19

Is there a more efficient way to load a large Mat object into memory than the FileStorage method in OpenCV?

I have a large Mat with 192 columns and 1 million rows I want to store locally in a file and load into memory then my application starts. There is no problem using the FileStorage, but I was wondering if there exists a more efficient method to do this. At the moment it takes about 5 minutes to load the Mat into memory using the Debug mode in Visual Studio and around 3 minutes in the Release mode and the size of the data file is around 1.2GB.

Is the FileStorage method the only method available to do this task?

0

1 Answer 1

37

Are you ok with a 100x speedup?


You should save and load your images in binary format. You can do that with the matwrite and matread function in the code below.

I tested both loading from a FileStorage and the binary file, and for a smaller image with 250K rows, 192 columns, type CV_8UC1 I got these results (time in ms):

// Mat: 250K rows, 192 cols, type CV_8UC1
Using FileStorage: 5523.45
Using Raw:         50.0879    

On a image with 1M rows and 192 cols using the binary mode I got (time in ms):

// Mat: 1M rows, 192 cols, type CV_8UC1
Using FileStorage: (can't load, out of memory)
Using Raw:         197.381

NOTE

  1. Never measure performance in debug.
  2. 3 minutes to load a matrix seems way too much, even for FileStorages. However, you'll gain a lot switching to binary mode.

Here the code with the functions matwrite and matread, and the test:

#include <opencv2\opencv.hpp>
#include <iostream>
#include <fstream>

using namespace std;
using namespace cv;


void matwrite(const string& filename, const Mat& mat)
{
    ofstream fs(filename, fstream::binary);

    // Header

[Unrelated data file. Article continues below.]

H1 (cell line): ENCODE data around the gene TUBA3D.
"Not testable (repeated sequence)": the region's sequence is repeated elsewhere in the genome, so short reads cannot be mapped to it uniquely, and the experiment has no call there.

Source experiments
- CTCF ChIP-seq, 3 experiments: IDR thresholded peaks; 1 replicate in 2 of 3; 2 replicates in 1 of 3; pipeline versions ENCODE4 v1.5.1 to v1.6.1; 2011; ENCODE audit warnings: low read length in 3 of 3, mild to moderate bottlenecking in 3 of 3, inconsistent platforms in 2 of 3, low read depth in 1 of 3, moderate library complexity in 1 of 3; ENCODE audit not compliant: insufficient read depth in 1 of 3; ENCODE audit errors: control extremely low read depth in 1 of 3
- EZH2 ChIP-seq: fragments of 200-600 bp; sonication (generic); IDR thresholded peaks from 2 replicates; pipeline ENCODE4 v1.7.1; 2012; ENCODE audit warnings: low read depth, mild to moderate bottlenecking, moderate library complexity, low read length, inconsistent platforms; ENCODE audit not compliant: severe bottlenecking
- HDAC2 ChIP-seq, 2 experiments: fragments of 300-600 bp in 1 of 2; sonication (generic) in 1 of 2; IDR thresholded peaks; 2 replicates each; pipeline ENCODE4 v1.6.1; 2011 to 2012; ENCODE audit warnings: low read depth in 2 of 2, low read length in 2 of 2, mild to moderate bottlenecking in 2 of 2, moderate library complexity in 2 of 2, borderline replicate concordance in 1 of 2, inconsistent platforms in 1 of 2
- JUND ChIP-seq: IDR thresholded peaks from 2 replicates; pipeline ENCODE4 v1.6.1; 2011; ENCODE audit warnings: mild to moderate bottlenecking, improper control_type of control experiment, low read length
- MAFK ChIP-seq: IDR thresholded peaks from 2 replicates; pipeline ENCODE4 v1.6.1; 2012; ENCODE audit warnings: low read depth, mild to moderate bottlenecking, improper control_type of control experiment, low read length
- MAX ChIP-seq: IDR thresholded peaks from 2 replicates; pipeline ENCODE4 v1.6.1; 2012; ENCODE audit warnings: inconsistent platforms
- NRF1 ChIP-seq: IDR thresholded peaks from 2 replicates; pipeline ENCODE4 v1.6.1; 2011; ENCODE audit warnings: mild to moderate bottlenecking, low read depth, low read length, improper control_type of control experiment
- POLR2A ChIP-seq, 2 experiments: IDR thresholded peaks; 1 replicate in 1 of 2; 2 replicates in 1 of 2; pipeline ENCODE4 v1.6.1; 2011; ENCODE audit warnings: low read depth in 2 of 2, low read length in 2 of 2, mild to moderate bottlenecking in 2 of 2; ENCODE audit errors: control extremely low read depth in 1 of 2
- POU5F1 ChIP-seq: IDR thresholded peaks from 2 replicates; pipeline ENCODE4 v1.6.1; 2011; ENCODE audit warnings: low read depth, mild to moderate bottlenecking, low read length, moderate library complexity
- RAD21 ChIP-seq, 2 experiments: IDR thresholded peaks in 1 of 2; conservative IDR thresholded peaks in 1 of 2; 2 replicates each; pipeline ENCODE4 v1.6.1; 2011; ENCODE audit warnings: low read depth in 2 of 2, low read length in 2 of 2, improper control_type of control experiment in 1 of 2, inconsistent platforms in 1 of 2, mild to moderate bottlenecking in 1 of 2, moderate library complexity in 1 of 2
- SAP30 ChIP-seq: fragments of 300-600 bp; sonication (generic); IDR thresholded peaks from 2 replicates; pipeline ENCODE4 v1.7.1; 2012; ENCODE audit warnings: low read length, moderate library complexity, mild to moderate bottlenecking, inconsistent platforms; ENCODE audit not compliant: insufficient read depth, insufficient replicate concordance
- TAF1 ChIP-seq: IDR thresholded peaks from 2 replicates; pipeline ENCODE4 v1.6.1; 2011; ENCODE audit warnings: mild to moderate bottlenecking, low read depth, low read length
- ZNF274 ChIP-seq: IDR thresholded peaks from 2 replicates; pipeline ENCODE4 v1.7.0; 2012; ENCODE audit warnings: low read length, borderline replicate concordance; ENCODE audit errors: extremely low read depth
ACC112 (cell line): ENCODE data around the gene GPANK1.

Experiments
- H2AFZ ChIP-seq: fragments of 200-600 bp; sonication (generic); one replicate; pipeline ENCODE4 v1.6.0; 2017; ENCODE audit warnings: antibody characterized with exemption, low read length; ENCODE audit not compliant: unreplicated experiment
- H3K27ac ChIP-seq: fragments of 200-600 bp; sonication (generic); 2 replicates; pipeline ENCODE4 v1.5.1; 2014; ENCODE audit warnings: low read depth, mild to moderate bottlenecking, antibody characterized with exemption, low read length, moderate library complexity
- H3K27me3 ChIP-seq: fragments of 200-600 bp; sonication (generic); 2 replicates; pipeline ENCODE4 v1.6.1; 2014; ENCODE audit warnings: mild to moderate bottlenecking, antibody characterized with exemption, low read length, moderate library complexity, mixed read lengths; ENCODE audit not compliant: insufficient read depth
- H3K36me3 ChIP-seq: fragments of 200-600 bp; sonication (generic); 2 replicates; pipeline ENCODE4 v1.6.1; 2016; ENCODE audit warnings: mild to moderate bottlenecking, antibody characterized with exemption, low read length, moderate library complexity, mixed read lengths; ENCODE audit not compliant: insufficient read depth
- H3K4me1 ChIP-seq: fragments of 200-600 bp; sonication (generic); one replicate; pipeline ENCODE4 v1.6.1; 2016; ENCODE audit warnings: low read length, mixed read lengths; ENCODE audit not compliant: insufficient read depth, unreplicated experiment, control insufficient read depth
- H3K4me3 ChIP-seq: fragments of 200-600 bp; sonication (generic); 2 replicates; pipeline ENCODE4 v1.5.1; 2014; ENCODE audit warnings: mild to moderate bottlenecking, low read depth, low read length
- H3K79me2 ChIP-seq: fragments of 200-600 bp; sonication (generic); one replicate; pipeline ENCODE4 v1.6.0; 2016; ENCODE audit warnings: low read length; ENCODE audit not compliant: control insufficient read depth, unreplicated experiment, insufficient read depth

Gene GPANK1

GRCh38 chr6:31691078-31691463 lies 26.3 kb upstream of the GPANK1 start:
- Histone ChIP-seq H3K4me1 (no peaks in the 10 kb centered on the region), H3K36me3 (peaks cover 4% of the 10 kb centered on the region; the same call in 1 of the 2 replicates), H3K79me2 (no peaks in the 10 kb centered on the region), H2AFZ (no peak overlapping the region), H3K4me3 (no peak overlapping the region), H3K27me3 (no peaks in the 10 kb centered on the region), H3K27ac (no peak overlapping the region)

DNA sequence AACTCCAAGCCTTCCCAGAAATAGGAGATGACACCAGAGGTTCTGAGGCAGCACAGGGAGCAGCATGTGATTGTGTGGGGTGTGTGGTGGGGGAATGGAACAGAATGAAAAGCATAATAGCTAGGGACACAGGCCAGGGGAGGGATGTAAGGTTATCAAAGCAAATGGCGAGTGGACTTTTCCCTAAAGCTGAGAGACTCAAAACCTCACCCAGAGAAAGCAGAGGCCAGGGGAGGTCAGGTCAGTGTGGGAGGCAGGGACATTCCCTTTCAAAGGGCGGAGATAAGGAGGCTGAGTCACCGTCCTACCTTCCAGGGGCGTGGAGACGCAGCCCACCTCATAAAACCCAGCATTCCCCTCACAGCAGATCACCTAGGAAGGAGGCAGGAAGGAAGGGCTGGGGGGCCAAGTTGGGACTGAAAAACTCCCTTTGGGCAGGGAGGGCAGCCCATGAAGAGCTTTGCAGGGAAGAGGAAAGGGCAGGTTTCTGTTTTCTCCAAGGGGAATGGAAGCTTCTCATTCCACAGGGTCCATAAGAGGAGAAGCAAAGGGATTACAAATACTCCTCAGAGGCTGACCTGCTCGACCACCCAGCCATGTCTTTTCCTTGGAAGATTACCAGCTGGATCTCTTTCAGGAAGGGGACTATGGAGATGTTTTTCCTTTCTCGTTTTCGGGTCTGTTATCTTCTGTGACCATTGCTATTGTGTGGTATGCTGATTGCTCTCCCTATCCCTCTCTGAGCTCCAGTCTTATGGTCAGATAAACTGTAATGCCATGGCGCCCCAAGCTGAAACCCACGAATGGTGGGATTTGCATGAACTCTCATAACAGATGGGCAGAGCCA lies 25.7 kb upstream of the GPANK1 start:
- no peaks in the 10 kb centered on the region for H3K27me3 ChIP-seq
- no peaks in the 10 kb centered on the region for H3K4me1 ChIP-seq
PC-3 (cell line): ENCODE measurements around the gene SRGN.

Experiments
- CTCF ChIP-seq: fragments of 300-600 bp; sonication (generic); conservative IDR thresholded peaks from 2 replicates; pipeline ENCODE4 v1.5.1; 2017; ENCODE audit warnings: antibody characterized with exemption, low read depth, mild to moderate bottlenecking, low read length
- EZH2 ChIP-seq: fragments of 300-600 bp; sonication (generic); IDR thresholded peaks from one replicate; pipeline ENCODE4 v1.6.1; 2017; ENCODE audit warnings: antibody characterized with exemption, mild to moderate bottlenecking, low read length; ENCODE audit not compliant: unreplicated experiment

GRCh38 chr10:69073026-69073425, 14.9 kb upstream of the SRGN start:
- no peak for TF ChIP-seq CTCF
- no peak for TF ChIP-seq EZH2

int type = mat.type();
    int channels = mat.channels();
    fs.write((char*)&mat.rows, sizeof(int));    // rows
    fs.write((char*)&mat.cols, sizeof(int));    // cols
    fs.write((char*)&type, sizeof(int));        // type
    fs.write((char*)&channels, sizeof(int));    // channels

    // Data
    if (mat.isContinuous())
    {
        fs.write(mat.ptr<char>(0), (mat.dataend - mat.datastart));
    }
    else
    {
        int rowsz = CV_ELEM_SIZE(type) * mat.cols;
        for (int r = 0; r < mat.rows; ++r)
        {
            fs.write(mat.ptr<char>(r), rowsz);
        }
    }
}

Mat matread(const string& filename)
{
    ifstream fs(filename, fstream::binary);

    // Header
    int rows, cols, type, channels;
    fs.read((char*)&rows, sizeof(int));         // rows
    fs.read((char*)&cols, sizeof(int));         // cols
    fs.read((char*)&type, sizeof(int));         // type
    fs.read((char*)&channels, sizeof(int));     // channels

    // Data
    Mat mat(rows, cols, type);
    fs.read((char*)mat.data, CV_ELEM_SIZE(type) * rows * cols);

    return mat;
}

int main()
{
    // Save the random generated data
    {
        Mat m(1024*256, 192, CV_8UC1);
        randu(m, 0, 1000);

        FileStorage fs("fs.yml", FileStorage::WRITE);
        fs << "m" << m;

        matwrite("raw.bin", m);
    }

    // Load the saved matrix

    {
        // Method 1: using FileStorage
        double tic = double(getTickCount());

        FileStorage fs("fs.yml", FileStorage::READ);
        Mat m1;
        fs["m"] >> m1;

        double toc = (double(getTickCount()) - tic) * 1000. / getTickFrequency();
        cout << "Using FileStorage: " << toc << endl; 
    }

    {
        // Method 2: usign raw binary data
        double tic = double(getTickCount());

        Mat m2 = matread("raw.bin");

        double toc = (double(getTickCount()) - tic) * 1000. / getTickFrequency();
        cout << "Using Raw: " << toc << endl;
    }

    int dummy;
    cin >> dummy;

    return 0;
}
3
  • 1
    what is the use of storing the output of channels? you don't seem to use it when reading back the file. Only asking because I am having some trouble with a similar function of my own
    – Neal
    Mar 6, 2016 at 1:47
  • 2
    @sturkmen 1) I have production code with this version, and I don't want to brake it 2) the channel information can be useful for loading the image in, say, matlab 3) saving one byte it's not a big deal 4) it's pretty easy to update the code without channels ;)
    – Miki
    Sep 9, 2017 at 13:31
  • Is that possible to use this method for recording purpose? I mean instead of using cv::VideoWriter, it might be very efficient if we could adopt this approach! Apr 5 at 15:01

Your Answer

By clicking “Post Your Answer”, you agree to our terms of service, privacy policy and cookie policy